How to Move Steam Games to Another Drive

Computer games take up a lot of storage space. Some titles even reach 200 GB for a single game. With such large sizes (and if you have limited bandwidth), you don’t want to waste time and data downloading a game again.

Fortunately, Steam makes it easy to move a game from one unit to another. Although in the past this process was more complicated, now Steam has integrated the Steam Library folders directly into the client.

How to Move Steam Games to Another Drive

Before you can move a Steam game from one drive to another, you must create a new Steam Library folder on the destination drive. To do this, open Steam and choose Settings> Downloads> Steam Library Folders.

All current Steam Library folders and their location are displayed. If you have never done so, there is probably only one folder. Click on New folder at the bottom right of the window and choose the destination. Steam’s default download destination is the C: drive, so you may need to navigate to the new window.

When you have chosen a destination, name the new folder. The default name is SteamLibrary if you do not choose another one. Once this process is complete, you can move the games easily.

Find the game you want to move to another unit. Right-click on the game and select the properties, then choose the Local files card. At the bottom of this tab, click Move the installation folder and choose the new folder to which you want to move the game.

Once you have selected the folder, click Move the folder to start the process. Depending on the size of the game, this may take a few minutes. Note that if this folder is on an external drive, you will not be able to access the game if you disconnect it.

When you install games in the future, you can choose which drives you want to install. The games you play frequently should go to your main unit, but the games you don’t play are often good candidates for going to a secondary (potentially external) unit, so they don’t tarnish your memory.

How to play between multiple computers

There are some cases where someone can play on more than one computer. Maybe you have a platform in your college dorm and one at home, or maybe you play competitively, but you need your own Steam library to compete. Whatever the reason, you can house the entire library in an outdoor unit and take it with you.

If you want to keep your Steam library on an external hard drive, you’ll want a solid state drive for faster load times. To get started, follow the same steps as above. Open Steam> Settings> Downloads> Steam Library Folders.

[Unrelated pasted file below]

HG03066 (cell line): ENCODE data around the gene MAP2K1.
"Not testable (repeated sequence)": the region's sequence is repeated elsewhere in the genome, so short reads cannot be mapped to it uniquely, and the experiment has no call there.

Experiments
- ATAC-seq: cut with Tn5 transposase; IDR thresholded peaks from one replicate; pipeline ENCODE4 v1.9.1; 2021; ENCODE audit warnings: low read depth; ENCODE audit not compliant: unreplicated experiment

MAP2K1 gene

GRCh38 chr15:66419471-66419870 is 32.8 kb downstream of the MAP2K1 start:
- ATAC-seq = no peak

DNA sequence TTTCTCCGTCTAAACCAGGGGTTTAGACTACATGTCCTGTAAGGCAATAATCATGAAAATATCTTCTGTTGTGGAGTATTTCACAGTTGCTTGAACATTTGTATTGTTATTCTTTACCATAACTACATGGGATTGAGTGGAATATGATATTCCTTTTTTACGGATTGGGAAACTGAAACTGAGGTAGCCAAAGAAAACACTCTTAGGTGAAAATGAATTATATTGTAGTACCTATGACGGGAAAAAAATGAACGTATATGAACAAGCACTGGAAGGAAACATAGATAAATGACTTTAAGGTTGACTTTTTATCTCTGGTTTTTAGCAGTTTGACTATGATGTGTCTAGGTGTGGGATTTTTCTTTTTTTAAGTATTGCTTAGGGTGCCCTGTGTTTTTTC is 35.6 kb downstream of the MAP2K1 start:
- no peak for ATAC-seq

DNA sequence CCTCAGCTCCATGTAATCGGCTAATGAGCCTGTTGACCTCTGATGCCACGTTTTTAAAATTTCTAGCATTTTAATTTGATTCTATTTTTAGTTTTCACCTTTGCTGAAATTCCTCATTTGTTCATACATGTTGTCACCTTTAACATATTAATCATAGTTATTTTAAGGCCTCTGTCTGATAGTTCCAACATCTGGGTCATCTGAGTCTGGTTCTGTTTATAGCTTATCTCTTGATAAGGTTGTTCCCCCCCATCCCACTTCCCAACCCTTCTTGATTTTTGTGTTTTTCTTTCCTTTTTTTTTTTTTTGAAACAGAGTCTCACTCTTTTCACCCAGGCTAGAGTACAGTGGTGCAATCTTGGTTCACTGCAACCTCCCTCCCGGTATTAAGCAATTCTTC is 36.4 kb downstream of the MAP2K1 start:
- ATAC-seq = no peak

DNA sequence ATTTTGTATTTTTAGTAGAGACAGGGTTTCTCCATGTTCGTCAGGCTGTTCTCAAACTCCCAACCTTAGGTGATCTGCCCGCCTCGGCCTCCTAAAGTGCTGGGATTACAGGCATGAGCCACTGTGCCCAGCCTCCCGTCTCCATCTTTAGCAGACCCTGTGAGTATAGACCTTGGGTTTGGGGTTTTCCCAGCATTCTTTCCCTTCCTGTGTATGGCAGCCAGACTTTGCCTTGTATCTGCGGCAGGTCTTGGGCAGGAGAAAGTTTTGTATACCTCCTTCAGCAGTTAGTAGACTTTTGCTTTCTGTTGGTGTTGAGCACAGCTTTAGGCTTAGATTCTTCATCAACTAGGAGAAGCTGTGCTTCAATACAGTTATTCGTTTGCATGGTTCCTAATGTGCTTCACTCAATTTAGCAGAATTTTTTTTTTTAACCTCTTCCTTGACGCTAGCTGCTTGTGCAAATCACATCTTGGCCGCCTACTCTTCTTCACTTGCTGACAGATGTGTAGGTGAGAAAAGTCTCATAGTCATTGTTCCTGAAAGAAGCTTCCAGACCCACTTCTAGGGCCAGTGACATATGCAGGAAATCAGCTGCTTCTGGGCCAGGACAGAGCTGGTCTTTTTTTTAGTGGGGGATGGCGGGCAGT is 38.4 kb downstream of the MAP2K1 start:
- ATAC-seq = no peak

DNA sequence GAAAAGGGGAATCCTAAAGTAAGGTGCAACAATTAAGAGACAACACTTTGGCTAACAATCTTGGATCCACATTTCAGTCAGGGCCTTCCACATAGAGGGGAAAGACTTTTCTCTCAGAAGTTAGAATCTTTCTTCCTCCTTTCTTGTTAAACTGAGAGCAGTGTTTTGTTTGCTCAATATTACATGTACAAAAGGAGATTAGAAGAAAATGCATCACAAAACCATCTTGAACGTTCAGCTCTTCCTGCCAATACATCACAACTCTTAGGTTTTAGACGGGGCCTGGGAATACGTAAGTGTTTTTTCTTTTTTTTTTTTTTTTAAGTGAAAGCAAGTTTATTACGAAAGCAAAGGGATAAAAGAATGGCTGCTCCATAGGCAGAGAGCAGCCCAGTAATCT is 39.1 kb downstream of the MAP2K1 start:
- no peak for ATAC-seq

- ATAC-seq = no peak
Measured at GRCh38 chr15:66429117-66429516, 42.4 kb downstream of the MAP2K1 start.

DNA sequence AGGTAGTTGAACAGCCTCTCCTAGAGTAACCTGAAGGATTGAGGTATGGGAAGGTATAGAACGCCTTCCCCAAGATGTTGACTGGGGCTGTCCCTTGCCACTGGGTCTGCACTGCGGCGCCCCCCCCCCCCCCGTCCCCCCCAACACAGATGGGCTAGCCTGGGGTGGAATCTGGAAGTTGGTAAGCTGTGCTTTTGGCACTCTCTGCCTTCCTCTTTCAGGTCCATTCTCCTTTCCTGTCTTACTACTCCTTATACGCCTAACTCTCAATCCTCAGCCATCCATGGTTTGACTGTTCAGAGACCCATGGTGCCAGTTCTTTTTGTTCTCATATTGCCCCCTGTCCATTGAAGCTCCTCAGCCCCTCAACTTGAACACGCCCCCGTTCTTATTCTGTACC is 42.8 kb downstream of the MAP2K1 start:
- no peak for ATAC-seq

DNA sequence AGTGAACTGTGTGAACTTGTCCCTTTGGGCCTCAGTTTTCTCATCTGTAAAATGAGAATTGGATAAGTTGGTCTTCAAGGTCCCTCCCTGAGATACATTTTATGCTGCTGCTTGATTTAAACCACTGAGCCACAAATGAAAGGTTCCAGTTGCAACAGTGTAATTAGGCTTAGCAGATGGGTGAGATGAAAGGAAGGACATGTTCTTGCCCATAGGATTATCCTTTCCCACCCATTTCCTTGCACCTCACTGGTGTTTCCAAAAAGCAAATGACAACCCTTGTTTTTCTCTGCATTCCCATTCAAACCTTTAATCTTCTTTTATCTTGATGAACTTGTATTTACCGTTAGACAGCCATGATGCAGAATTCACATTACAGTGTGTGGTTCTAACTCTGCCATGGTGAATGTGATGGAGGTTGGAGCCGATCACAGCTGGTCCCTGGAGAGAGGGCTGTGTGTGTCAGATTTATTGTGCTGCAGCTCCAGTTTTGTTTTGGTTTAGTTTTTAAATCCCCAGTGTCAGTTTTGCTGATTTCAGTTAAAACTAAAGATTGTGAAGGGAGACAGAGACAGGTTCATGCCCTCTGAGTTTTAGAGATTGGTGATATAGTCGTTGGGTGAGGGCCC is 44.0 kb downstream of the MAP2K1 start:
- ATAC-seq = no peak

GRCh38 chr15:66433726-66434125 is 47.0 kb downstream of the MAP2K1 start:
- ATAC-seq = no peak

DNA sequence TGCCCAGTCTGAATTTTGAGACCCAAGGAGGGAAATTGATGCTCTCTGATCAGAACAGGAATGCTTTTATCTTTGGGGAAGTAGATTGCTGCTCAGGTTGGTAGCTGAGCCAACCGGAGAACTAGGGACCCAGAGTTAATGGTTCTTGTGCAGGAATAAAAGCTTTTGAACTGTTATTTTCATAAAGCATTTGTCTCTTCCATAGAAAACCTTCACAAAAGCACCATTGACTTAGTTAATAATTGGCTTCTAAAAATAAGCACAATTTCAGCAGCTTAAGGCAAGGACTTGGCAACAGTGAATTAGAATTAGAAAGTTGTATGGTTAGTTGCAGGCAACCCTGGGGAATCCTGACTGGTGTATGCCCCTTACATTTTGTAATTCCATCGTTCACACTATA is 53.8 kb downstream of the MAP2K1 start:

Create a new Steam library on the external drive. Download or copy your Steam games to the external drive. Once this is done, you can use the drive on any PC. You will need to install Steam on the new PC and set the default folder on the external drive.

To do this, follow the steps to create a new folder, but instead of creating one, choose the existing folder and destination and click Select.

Sometimes it can take a few minutes to load all the necessary files, but once the game is up and running, you should be able to play with little or no latency.

Why should you move Steam games?

Many modern gaming computers have two drives: a solid state drive that contains the operating system and most played games, and a traditional hard drive with much more storage for non-essential files.

If you have a basic set of games that you spend most of your time playing, these are the best games to keep on your main unit. However, if there are other games you want to try, but don’t mind longer charging times, you can put them on a secondary drive.

That way, your most played games load quickly and play better, while games you don’t spend most of your time on will also take up space in the solid state drive. If you start spending more time with games on your secondary unit, you can move them to the main unit; do not use all storage space.

Because? Solid state drives load significantly faster than traditional hard disk drives. A game on a solid state drive will have shorter load times and better performance than a game on a traditional SATA drive.

If you want a good example of where it would be useful, check out any open world games. Skyrim, for example. Open world games have long charge times, but a solid state drive reduces the time you wait and increases the time you spend playing.

Leave a Reply